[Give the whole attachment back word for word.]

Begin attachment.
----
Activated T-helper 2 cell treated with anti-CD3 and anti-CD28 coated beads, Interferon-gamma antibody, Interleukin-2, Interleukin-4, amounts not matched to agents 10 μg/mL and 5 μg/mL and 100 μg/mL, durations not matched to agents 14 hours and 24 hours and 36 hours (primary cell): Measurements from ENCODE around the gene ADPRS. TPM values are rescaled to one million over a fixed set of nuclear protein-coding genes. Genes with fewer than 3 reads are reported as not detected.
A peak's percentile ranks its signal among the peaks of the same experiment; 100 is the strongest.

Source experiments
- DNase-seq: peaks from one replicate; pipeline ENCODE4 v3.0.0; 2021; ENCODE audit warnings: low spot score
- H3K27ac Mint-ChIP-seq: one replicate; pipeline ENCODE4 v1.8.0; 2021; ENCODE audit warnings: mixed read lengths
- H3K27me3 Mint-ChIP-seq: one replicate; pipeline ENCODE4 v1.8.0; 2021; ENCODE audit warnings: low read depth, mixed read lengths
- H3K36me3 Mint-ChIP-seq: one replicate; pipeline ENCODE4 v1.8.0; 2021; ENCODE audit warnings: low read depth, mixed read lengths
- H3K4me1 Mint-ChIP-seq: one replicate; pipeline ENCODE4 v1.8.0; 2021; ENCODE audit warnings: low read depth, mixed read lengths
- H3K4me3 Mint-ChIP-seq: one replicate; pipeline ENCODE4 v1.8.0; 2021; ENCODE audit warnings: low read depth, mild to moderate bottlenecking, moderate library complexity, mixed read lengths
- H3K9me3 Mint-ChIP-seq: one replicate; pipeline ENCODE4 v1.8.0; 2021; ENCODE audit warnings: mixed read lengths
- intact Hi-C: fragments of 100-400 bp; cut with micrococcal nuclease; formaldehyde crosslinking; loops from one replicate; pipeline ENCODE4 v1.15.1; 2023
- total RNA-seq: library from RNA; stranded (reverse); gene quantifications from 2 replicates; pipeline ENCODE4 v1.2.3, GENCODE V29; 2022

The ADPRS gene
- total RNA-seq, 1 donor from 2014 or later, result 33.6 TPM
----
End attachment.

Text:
Activated T-helper 2 cell treated with anti-CD3 and anti-CD28 coated beads, Interferon-gamma antibody, Interleukin-2, Interleukin-4, amounts not matched to agents 10 μg/mL and 5 μg/mL and 100 μg/mL, durations not matched to agents 14 hours and 24 hours and 36 hours (primary cell): Measurements from ENCODE around the gene ADPRS. TPM values are rescaled to one million over a fixed set of nuclear protein-coding genes. Genes with fewer than 3 reads are reported as not detected.
A peak's percentile ranks its signal among the peaks of the same experiment; 100 is the strongest.

Source experiments
- DNase-seq: peaks from one replicate; pipeline ENCODE4 v3.0.0; 2021; ENCODE audit warnings: low spot score
- H3K27ac Mint-ChIP-seq: one replicate; pipeline ENCODE4 v1.8.0; 2021; ENCODE audit warnings: mixed read lengths
- H3K27me3 Mint-ChIP-seq: one replicate; pipeline ENCODE4 v1.8.0; 2021; ENCODE audit warnings: low read depth, mixed read lengths
- H3K36me3 Mint-ChIP-seq: one replicate; pipeline ENCODE4 v1.8.0; 2021; ENCODE audit warnings: low read depth, mixed read lengths
- H3K4me1 Mint-ChIP-seq: one replicate; pipeline ENCODE4 v1.8.0; 2021; ENCODE audit warnings: low read depth, mixed read lengths
- H3K4me3 Mint-ChIP-seq: one replicate; pipeline ENCODE4 v1.8.0; 2021; ENCODE audit warnings: low read depth, mild to moderate bottlenecking, moderate library complexity, mixed read lengths
- H3K9me3 Mint-ChIP-seq: one replicate; pipeline ENCODE4 v1.8.0; 2021; ENCODE audit warnings: mixed read lengths
- intact Hi-C: fragments of 100-400 bp; cut with micrococcal nuclease; formaldehyde crosslinking; loops from one replicate; pipeline ENCODE4 v1.15.1; 2023
- total RNA-seq: library from RNA; stranded (reverse); gene quantifications from 2 replicates; pipeline ENCODE4 v1.2.3, GENCODE V29; 2022

The ADPRS gene
- total RNA-seq, 1 donor from 2014 or later, result 33.6 TPM